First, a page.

Tuesday, 3 January 2017
The Case Against Sugar review – an unsweetened attack on diet myths
Gary Taubes’s latest assault on the ruinous effect of sugar on our lives and the promotion of fat-free diets is detailed and compelling
For the last 15 years, US journalist Gary Taubes has been the self-nominated public enemy No 1 of the global “healthy eating” establishment. His heresy has been to argue powerfully and publicly that the official diet advice we have been encouraged to follow since the 1970s is fundamentally wrong. It is refined carbohydrates and sugars that we should be avoiding, he says, not fat.
His apostasy was dismissed by many health professionals in a sustained, near operatic chorus of censure. After all, he had committed the cardinal crime of suggesting that august government nutrition professors and the academic researchers who inform them had made an inexcusable error of judgment, with catastrophic consequences: an epidemic of obesity and diet-related ill-health of a magnitude that had no precedent.
Taubes’s latest book, The Case Against Sugar, looks to be less controversial, if only because so-called guardians of public health have of late subtly re-emphasised in government eating guidelines the role of sugar as a dietary villain, adopting what Taubes calls the “we knew it all along” approach. They have yet to admit that the natural saturated fats they have long demonised, such as butter, are healthier than the highly refined liquid oils and polyunsaturated margarine spreads they continue to recommend, even though the scientific inadequacy of this advice is being steadily exposed. In Taubes’s view, major nutrition authorities “have spent the last 50 years blaming dietary fat for our ills while letting sugar off the hook”.
But Taubes is like a terrier with a bone. He won’t let purveyors of this bankrupt diet paradigm get away with a bit of pragmatic sugar reduction tokenism. In order to firmly hammer the nails in the coffin of the case against sugar, he sets out to nail the lie on which it is predicated: that the tidal wave of obesity and type 2 diabetes sweeping the western world is caused by overconsumption and sedentary behaviour. This contention currently forms the bedrock of official nutrition advice worldwide. “The fundamental cause of obesity and [being] overweight is an energy imbalance between calories consumed and calories expended,” is how the World Health Organisation puts it. Custodians of public health have prescribed this “eat less/move more” doctrine for decades, to embarrassingly little effect.
Taubes shows how this “energy balance” explanation of swollen waistlines draws its apparent intellectual credibility from a myth that suits the processed food industry: “There’s no bad food, only bad diets.” Using this “balanced” diet argument, big food can persuade us that we can stay healthy while eating junk daily. This is the warped thinking that allows hospital shops to stock up with fizzy drinks and assorted sweet, starchy rubbish and heap patients’ meal trays with jelly and custard. Government diet advisers can be relied upon to faithfully promote the “everything in moderation” and “a calorie is a calorie” parables, so aiding and abetting food and drink companies’ use of sugar to lend false palatability to their nutritionally degraded products.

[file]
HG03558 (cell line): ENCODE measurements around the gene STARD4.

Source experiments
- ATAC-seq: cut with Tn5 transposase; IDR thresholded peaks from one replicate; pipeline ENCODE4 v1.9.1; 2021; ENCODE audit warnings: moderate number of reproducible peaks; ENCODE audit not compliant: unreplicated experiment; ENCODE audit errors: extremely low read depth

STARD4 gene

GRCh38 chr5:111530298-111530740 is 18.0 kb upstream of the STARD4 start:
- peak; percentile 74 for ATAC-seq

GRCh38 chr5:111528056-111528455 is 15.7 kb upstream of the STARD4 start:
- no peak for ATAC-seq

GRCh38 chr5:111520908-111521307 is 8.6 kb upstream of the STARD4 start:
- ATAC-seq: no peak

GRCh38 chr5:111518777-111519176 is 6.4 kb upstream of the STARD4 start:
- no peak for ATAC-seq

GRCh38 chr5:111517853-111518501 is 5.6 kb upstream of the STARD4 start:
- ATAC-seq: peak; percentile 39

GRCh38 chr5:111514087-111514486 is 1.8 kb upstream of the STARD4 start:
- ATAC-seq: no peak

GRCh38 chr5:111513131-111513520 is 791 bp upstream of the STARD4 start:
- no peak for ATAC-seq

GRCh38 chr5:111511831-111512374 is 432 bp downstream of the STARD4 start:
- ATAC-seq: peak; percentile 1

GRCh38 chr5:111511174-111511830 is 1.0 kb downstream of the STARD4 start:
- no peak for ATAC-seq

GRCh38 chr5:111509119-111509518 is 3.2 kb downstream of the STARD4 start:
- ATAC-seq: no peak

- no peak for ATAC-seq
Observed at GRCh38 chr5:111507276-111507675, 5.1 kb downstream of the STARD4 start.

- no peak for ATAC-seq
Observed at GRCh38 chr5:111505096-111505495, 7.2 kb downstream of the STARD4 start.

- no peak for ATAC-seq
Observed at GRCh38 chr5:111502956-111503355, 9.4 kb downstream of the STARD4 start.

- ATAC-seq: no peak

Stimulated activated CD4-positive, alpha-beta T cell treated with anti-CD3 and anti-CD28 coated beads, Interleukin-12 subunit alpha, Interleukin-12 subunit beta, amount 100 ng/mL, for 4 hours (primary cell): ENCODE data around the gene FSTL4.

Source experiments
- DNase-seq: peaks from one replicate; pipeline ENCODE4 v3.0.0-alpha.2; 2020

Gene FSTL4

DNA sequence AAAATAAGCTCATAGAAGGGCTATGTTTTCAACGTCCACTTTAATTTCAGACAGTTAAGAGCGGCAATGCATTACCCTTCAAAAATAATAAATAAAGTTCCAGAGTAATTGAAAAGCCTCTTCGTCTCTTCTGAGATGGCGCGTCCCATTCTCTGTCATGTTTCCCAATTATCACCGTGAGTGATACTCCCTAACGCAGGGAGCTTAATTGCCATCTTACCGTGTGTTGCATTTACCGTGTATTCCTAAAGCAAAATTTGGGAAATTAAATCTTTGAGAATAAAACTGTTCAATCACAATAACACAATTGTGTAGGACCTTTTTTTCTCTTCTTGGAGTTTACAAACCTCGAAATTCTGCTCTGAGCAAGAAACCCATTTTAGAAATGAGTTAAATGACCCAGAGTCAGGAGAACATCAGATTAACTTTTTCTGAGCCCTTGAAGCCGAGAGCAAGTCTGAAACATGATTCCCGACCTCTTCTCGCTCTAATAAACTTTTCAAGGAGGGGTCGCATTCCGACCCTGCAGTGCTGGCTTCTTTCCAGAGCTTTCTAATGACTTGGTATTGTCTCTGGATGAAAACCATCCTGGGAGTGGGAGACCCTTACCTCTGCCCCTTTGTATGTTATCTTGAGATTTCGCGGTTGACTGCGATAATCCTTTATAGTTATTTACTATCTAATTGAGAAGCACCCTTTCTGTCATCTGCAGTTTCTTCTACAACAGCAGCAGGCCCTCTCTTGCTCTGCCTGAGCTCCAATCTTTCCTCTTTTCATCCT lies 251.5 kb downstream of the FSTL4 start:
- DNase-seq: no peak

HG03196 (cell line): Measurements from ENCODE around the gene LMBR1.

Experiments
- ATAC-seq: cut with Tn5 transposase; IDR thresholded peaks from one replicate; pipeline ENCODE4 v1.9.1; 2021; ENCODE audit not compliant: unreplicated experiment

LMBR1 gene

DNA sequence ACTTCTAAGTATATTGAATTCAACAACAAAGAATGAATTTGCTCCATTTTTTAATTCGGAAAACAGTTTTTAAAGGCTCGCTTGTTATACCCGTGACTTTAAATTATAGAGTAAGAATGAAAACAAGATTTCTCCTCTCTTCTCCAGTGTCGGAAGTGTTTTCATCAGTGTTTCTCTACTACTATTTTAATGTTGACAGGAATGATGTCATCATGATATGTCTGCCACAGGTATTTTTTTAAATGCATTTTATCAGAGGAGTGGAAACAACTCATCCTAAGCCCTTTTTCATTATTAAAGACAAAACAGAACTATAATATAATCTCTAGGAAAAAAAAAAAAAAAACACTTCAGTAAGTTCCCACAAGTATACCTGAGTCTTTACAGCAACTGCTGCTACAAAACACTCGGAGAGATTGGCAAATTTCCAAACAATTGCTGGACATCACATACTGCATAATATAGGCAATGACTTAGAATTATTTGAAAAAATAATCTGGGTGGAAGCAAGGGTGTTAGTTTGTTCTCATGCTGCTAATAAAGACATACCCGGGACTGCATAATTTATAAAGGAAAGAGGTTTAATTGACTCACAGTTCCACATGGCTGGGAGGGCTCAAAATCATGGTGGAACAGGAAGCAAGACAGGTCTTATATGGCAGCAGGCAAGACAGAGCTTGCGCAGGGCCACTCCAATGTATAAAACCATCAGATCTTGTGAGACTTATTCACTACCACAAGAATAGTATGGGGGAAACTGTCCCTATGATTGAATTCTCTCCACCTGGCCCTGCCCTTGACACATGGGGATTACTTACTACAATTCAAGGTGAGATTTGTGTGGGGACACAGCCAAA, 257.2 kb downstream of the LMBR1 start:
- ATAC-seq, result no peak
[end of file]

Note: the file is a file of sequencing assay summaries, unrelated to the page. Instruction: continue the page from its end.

Taubes, however, argues that sugars are bad in and of themselves, that they have “a unique physiological, metabolic and endocrinological (hormonal) effect on our bodies”. Sugars are what an evolutionary biologist might call the environmental or dietary switch that triggers a genetic predisposition to obesity and turn an otherwise healthy diet into a harmful one. They are, says Taubes, the most likely triggers of “insulin resistance”, the condition that leads to obesity, diabetes and a number of other diseases, from gout and varicose veins to irritable bowel syndrome and asthma. “Once this process starts, easily digestible, carbohydrate-rich foods aid and abet it.” For Taubes, sugar is at the root of all “the diseases of westernisation”, including cancer, even Alzheimer’s disease, which researchers now increasingly refer to as “type 3 diabetes”. “Put simply,” he writes “without these sugars in our diets, the cluster of related illnesses would be far less common than it is today.”
Like many US books of its type – Nina Teicholz’s Big Fat Surprise is another – there’s a high level of detail in this volume as Taubes unpicks the history of the ubiquitous dogmas dominating diet thinking today that may send the less committed reader looking for an executive summary. But this density and thoroughness befits the scale of the task such authors face: nothing more or less than reversing an entrenched diet orthodoxy in which powerful professional reputations and corporate interests are heavily invested.
Taubes isn’t the only person to challenge the facile idea that we get fat simply because we consume more calories than we expend, but his clear and persuasive argument that obesity is a hormonal disorder, switched on by sugar, is one that urgently needs wider airing. Then we can decide for ourselves whether obesity is really caused by “a perverted appetite” that leads many of us to overeat or by the food processors’ pathological appetite for profit.